"Harry Potter" is firmly in the rearview mirror for Daniel Radcliffe.
Since hanging up the wand, Radcliffe has starred in Broadway productions ("How to Succeed in Business Without Really Trying," "The Cripple of Inishmaan") and acclaimed big screen period pieces ("Kill Your Darlings").
What he hasn't done, until now, is play an ordinary modern guy. That changes in the romantic comedy "What If," out Friday.
amNewYork spoke with Radcliffe and his co-star Zoe Kazan about the movie, in which their characters bond over a love for Elvis Presley's beloved Fool's Gold sandwiches (peanut butter, jelly, bacon, butter over a sourdough loaf) and more.
Did you guys try some Fool's Gold sandwiches for research?
Daniel Radcliffe: I don't know if it would qualify as research, but yes. You have to eat a lot during the course of filming and it's pretty good. Elvis was not messing around when he made his sandwiches back then.
Zoe Kazan: I thought it was disgusting. This may be a boy-girl divide here, or maybe it's me not loving things filled with butter.
DR: I'm amazed you don't like it because there's a part of me that goes, 'What is there not to like'?
ZK: Honestly, to me it's the butter on the outside of the bread. I don't want that much grease on my hands.
DR: OK, yeah, I guess I didn't notice that.
ZK: Yeah, I was disgusted by it.
Dan, you've haven't had many chances to just play a regular guy. That must have been welcome?
DR: It was great. It was very, very nice to just have to turn up every day and just to be playing a character living in the real world and not have to worry about anything else. That was very nice. Also, it sounds like a thing that you hear actors who do a lot of visual effects stuff whine on about, but it is nice to do a film without any visual effects. All the tension and the plot and all the story comes from people talking. That was new and unusual for me.
What got you on board, Zoe?
ZK: I thought the script was so good and funny and smart and quick and real. I thought it took a situation that is very relatable and made it funny and understandable from both sides of the situation, from the male and female perspective. And I was struck by how Elan Mastai, the writer, turned so many romantic comedy tropes on their head.
You don't usually find a romantic comedy that treats those two points-of-view equally.
DR: I think there's been a tendency in romantic comedies to be mainly focused on the female story line. I think that comes with a thing that we have in society that is men, I think, find it hard to be vulnerable. For example, any problems in my life or anything emotional, I would be more inclined to talk about that with my friends who are girls than any of them who are guys, just because it's a different dynamic. Yeah, I definitely think there's a difference, but it's nice to have men being vulnerable onscreen.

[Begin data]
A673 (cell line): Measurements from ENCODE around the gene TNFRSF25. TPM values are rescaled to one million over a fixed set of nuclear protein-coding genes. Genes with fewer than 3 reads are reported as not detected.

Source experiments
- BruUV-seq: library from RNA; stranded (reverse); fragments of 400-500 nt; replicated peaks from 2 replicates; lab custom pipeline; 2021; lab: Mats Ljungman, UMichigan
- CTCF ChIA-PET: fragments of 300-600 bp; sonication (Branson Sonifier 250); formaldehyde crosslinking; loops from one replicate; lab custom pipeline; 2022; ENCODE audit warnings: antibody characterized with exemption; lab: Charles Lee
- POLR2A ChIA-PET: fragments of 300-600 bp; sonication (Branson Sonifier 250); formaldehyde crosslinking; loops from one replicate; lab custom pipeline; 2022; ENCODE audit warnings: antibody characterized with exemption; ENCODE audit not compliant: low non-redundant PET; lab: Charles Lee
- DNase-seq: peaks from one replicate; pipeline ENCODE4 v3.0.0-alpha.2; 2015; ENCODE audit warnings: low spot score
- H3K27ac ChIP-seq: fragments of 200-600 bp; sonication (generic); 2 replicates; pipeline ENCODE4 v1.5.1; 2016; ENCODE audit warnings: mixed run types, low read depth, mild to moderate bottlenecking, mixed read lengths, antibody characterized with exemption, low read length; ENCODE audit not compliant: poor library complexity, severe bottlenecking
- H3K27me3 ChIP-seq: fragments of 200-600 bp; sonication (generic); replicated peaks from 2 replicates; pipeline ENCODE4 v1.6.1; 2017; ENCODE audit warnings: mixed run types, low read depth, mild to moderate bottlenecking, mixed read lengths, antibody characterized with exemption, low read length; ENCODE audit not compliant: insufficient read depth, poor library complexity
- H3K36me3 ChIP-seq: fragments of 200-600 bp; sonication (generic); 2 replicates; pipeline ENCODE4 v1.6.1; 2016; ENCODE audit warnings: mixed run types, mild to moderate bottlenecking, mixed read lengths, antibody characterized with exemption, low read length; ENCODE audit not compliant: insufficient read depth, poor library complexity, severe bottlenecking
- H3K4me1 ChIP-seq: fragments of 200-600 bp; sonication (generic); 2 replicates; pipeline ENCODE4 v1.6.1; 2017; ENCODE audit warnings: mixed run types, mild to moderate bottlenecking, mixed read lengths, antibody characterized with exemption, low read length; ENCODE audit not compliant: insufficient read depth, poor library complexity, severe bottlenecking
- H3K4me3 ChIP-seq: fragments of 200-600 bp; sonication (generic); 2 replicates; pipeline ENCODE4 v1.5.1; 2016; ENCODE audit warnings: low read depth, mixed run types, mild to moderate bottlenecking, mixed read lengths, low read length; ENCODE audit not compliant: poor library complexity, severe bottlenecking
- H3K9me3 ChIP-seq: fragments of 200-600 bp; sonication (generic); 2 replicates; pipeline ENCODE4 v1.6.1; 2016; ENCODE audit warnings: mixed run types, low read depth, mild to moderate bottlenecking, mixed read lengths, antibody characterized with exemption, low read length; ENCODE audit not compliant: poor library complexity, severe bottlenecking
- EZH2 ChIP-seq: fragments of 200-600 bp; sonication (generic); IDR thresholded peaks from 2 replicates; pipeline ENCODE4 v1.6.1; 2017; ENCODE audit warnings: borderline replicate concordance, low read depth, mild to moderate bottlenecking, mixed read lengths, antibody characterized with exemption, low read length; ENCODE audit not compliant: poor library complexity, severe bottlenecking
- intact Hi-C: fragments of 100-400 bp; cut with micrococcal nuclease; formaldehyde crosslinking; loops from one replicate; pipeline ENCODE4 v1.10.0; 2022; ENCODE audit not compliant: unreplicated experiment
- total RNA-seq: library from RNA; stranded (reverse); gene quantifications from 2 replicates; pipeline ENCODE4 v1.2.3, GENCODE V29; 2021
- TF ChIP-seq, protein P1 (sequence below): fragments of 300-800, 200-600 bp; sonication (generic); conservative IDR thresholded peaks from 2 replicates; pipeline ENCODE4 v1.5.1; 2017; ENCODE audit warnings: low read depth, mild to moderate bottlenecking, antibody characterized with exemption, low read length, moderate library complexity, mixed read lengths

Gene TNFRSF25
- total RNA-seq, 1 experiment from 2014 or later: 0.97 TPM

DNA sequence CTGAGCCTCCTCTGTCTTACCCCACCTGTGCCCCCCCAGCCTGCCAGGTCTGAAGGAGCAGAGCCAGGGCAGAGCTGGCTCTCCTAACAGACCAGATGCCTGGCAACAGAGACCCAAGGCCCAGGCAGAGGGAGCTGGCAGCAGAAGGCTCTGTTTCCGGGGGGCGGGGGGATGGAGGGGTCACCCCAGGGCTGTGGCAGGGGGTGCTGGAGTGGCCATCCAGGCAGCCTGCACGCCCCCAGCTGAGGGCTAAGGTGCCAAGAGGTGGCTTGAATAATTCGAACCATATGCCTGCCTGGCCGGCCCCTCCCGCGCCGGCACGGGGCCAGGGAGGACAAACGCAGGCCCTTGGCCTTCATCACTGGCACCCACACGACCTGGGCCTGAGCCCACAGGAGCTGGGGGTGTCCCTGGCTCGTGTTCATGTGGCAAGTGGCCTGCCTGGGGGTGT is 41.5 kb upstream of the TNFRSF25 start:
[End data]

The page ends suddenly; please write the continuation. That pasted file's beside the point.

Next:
What's the key to making this genre work?
DR: A lot of that is just people responding to characters who seem real. That they are people who are relatable. People's reaction to seeing something they recognize and identify with onscreen is to be excited rather than some romantic comedies that do feel so unreal they can be kind of alienating.
Did you guys hang out a lot? How important is off-screen stuff when it comes to developing chemistry?
DR: It is important. But I also think, we met once before like three years ago, I think we knew enough of each other at that meeting to know that doing the film would probably be fun together.
ZK: It was like an insurance policy.
DR: I think we are very similar, but [director] Michael Dowse cast the film very well, not just in terms of me and Zoe but Adam [Driver], Mackenzie [Davis] and all those things. You have to give a lot of credit to the writer for the chemistry we have. It's all written. As much as we have to do it and obviously feel natural ? we're getting a lot of credit for Elan Mastai's very good writing.
So can we expect a future Kazan-Radcliffe collaboration?
DR: That'd be brilliant. Yes, yes, you heard it here first. Yeah we definitely would, we've had a great time, so doing something on stage would be awesome.
ZK: But something not romantic. Something where I kill you, or where I turn into a puppy dog ? [laughs]